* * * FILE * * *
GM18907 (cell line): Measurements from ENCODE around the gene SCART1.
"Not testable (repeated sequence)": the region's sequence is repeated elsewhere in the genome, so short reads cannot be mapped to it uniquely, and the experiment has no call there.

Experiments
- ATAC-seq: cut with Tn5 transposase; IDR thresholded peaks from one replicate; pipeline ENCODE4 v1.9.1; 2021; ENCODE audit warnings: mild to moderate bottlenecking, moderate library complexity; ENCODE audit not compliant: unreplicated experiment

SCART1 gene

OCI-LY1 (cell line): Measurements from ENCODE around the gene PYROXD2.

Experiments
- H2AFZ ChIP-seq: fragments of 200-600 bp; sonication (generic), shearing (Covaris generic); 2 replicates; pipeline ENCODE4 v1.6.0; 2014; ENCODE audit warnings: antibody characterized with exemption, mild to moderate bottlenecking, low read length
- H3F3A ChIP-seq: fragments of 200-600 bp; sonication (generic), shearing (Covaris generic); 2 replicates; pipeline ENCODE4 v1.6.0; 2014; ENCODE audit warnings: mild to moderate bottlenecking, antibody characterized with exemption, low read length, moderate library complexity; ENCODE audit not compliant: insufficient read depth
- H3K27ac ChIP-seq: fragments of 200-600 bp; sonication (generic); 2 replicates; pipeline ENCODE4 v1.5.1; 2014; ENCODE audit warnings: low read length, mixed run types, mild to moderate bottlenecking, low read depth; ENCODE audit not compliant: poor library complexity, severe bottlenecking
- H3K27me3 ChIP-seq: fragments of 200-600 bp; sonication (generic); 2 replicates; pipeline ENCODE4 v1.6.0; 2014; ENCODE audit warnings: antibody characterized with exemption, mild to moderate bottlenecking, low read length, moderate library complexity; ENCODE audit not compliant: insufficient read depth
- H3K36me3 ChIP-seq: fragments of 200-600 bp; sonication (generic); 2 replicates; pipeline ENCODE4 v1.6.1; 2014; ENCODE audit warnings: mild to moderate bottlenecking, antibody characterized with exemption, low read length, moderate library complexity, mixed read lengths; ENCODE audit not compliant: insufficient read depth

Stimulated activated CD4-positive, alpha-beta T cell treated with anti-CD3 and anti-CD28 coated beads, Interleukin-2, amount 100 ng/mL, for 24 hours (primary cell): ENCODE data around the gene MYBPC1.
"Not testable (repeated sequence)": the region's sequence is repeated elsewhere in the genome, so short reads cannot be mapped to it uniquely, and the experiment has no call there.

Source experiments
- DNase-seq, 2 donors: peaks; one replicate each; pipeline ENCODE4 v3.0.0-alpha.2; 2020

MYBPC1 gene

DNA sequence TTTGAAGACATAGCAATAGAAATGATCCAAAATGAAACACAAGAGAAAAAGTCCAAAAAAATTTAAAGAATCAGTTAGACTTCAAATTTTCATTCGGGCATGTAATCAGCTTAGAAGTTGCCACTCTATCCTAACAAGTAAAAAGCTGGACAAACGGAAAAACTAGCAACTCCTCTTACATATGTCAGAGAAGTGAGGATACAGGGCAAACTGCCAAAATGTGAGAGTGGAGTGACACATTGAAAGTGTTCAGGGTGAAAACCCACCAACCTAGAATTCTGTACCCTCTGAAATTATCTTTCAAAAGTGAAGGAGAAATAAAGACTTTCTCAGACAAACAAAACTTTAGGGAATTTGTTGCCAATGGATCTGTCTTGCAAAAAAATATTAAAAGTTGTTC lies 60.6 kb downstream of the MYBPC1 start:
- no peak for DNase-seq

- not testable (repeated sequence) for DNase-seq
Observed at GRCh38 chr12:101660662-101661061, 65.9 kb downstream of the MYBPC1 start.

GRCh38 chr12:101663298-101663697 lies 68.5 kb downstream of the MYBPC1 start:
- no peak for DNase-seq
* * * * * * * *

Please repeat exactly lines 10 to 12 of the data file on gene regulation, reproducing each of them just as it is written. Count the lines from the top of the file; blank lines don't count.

- H3K27ac ChIP-seq: fragments of 200-600 bp; sonication (generic); 2 replicates; pipeline ENCODE4 v1.5.1; 2014; ENCODE audit warnings: low read length, mixed run types, mild to moderate bottlenecking, low read depth; ENCODE audit not compliant: poor library complexity, severe bottlenecking
- H3K27me3 ChIP-seq: fragments of 200-600 bp; sonication (generic); 2 replicates; pipeline ENCODE4 v1.6.0; 2014; ENCODE audit warnings: antibody characterized with exemption, mild to moderate bottlenecking, low read length, moderate library complexity; ENCODE audit not compliant: insufficient read depth
- H3K36me3 ChIP-seq: fragments of 200-600 bp; sonication (generic); 2 replicates; pipeline ENCODE4 v1.6.1; 2014; ENCODE audit warnings: mild to moderate bottlenecking, antibody characterized with exemption, low read length, moderate library complexity, mixed read lengths; ENCODE audit not compliant: insufficient read depth